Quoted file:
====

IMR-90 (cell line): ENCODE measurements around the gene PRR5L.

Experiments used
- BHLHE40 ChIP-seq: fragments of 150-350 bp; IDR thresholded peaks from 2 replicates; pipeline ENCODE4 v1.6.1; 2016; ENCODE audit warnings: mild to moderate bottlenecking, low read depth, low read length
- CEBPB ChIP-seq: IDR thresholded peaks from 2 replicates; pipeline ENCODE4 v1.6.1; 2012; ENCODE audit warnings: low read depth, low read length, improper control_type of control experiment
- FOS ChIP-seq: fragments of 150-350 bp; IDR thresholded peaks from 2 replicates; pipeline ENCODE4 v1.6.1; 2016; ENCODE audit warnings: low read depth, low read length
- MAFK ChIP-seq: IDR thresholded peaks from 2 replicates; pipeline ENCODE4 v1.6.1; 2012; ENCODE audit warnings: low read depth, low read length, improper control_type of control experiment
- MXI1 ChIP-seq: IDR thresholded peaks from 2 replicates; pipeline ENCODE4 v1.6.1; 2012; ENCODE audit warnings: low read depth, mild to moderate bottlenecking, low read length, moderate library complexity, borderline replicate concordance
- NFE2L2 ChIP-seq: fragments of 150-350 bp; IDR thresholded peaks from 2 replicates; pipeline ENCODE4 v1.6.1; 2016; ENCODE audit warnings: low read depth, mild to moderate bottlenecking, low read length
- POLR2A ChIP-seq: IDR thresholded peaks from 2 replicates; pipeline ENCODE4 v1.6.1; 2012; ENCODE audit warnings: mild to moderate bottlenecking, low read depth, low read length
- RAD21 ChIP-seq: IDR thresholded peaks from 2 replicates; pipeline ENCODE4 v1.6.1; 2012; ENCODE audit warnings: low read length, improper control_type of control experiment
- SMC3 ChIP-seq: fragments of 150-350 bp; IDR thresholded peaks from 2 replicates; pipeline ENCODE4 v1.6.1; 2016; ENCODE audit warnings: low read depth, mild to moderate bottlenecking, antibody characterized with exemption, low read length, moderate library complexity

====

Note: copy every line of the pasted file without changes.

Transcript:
IMR-90 (cell line): ENCODE measurements around the gene PRR5L.

Experiments used
- BHLHE40 ChIP-seq: fragments of 150-350 bp; IDR thresholded peaks from 2 replicates; pipeline ENCODE4 v1.6.1; 2016; ENCODE audit warnings: mild to moderate bottlenecking, low read depth, low read length
- CEBPB ChIP-seq: IDR thresholded peaks from 2 replicates; pipeline ENCODE4 v1.6.1; 2012; ENCODE audit warnings: low read depth, low read length, improper control_type of control experiment
- FOS ChIP-seq: fragments of 150-350 bp; IDR thresholded peaks from 2 replicates; pipeline ENCODE4 v1.6.1; 2016; ENCODE audit warnings: low read depth, low read length
- MAFK ChIP-seq: IDR thresholded peaks from 2 replicates; pipeline ENCODE4 v1.6.1; 2012; ENCODE audit warnings: low read depth, low read length, improper control_type of control experiment
- MXI1 ChIP-seq: IDR thresholded peaks from 2 replicates; pipeline ENCODE4 v1.6.1; 2012; ENCODE audit warnings: low read depth, mild to moderate bottlenecking, low read length, moderate library complexity, borderline replicate concordance
- NFE2L2 ChIP-seq: fragments of 150-350 bp; IDR thresholded peaks from 2 replicates; pipeline ENCODE4 v1.6.1; 2016; ENCODE audit warnings: low read depth, mild to moderate bottlenecking, low read length
- POLR2A ChIP-seq: IDR thresholded peaks from 2 replicates; pipeline ENCODE4 v1.6.1; 2012; ENCODE audit warnings: mild to moderate bottlenecking, low read depth, low read length
- RAD21 ChIP-seq: IDR thresholded peaks from 2 replicates; pipeline ENCODE4 v1.6.1; 2012; ENCODE audit warnings: low read length, improper control_type of control experiment
- SMC3 ChIP-seq: fragments of 150-350 bp; IDR thresholded peaks from 2 replicates; pipeline ENCODE4 v1.6.1; 2016; ENCODE audit warnings: low read depth, mild to moderate bottlenecking, antibody characterized with exemption, low read length, moderate library complexity